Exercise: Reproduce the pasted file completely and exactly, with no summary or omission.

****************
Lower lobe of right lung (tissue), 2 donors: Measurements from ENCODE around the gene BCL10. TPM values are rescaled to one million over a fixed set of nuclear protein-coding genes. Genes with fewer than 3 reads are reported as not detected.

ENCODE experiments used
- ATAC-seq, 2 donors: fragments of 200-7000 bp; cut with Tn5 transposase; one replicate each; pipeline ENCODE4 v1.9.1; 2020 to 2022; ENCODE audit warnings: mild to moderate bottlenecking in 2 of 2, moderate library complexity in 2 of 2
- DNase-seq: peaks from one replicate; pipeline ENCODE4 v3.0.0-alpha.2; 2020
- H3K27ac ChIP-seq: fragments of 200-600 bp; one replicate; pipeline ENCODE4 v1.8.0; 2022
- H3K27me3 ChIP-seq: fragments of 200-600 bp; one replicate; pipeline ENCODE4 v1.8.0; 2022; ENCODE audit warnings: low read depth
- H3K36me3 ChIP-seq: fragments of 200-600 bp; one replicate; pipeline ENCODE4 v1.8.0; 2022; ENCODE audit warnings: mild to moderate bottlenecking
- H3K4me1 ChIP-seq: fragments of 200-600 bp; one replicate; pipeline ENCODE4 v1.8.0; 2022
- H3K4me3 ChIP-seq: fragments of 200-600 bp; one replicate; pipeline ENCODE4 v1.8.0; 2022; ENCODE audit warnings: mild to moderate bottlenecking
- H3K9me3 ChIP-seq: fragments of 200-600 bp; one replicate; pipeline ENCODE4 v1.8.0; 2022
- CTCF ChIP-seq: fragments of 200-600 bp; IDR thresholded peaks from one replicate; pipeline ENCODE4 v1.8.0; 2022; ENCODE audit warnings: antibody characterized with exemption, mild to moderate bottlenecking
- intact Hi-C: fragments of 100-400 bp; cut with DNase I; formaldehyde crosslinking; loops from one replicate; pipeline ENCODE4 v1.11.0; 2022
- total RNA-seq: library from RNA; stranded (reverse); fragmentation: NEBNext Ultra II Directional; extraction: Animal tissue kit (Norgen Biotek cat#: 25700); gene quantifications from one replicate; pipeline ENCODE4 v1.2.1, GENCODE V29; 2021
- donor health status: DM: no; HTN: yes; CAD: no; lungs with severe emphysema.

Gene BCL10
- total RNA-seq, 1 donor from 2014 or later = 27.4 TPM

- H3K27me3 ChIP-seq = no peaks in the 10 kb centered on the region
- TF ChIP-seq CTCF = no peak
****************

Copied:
Lower lobe of right lung (tissue), 2 donors: Measurements from ENCODE around the gene BCL10. TPM values are rescaled to one million over a fixed set of nuclear protein-coding genes. Genes with fewer than 3 reads are reported as not detected.

ENCODE experiments used
- ATAC-seq, 2 donors: fragments of 200-7000 bp; cut with Tn5 transposase; one replicate each; pipeline ENCODE4 v1.9.1; 2020 to 2022; ENCODE audit warnings: mild to moderate bottlenecking in 2 of 2, moderate library complexity in 2 of 2
- DNase-seq: peaks from one replicate; pipeline ENCODE4 v3.0.0-alpha.2; 2020
- H3K27ac ChIP-seq: fragments of 200-600 bp; one replicate; pipeline ENCODE4 v1.8.0; 2022
- H3K27me3 ChIP-seq: fragments of 200-600 bp; one replicate; pipeline ENCODE4 v1.8.0; 2022; ENCODE audit warnings: low read depth
- H3K36me3 ChIP-seq: fragments of 200-600 bp; one replicate; pipeline ENCODE4 v1.8.0; 2022; ENCODE audit warnings: mild to moderate bottlenecking
- H3K4me1 ChIP-seq: fragments of 200-600 bp; one replicate; pipeline ENCODE4 v1.8.0; 2022
- H3K4me3 ChIP-seq: fragments of 200-600 bp; one replicate; pipeline ENCODE4 v1.8.0; 2022; ENCODE audit warnings: mild to moderate bottlenecking
- H3K9me3 ChIP-seq: fragments of 200-600 bp; one replicate; pipeline ENCODE4 v1.8.0; 2022
- CTCF ChIP-seq: fragments of 200-600 bp; IDR thresholded peaks from one replicate; pipeline ENCODE4 v1.8.0; 2022; ENCODE audit warnings: antibody characterized with exemption, mild to moderate bottlenecking
- intact Hi-C: fragments of 100-400 bp; cut with DNase I; formaldehyde crosslinking; loops from one replicate; pipeline ENCODE4 v1.11.0; 2022
- total RNA-seq: library from RNA; stranded (reverse); fragmentation: NEBNext Ultra II Directional; extraction: Animal tissue kit (Norgen Biotek cat#: 25700); gene quantifications from one replicate; pipeline ENCODE4 v1.2.1, GENCODE V29; 2021
- donor health status: DM: no; HTN: yes; CAD: no; lungs with severe emphysema.

Gene BCL10
- total RNA-seq, 1 donor from 2014 or later = 27.4 TPM

- H3K27me3 ChIP-seq = no peaks in the 10 kb centered on the region
- TF ChIP-seq CTCF = no peak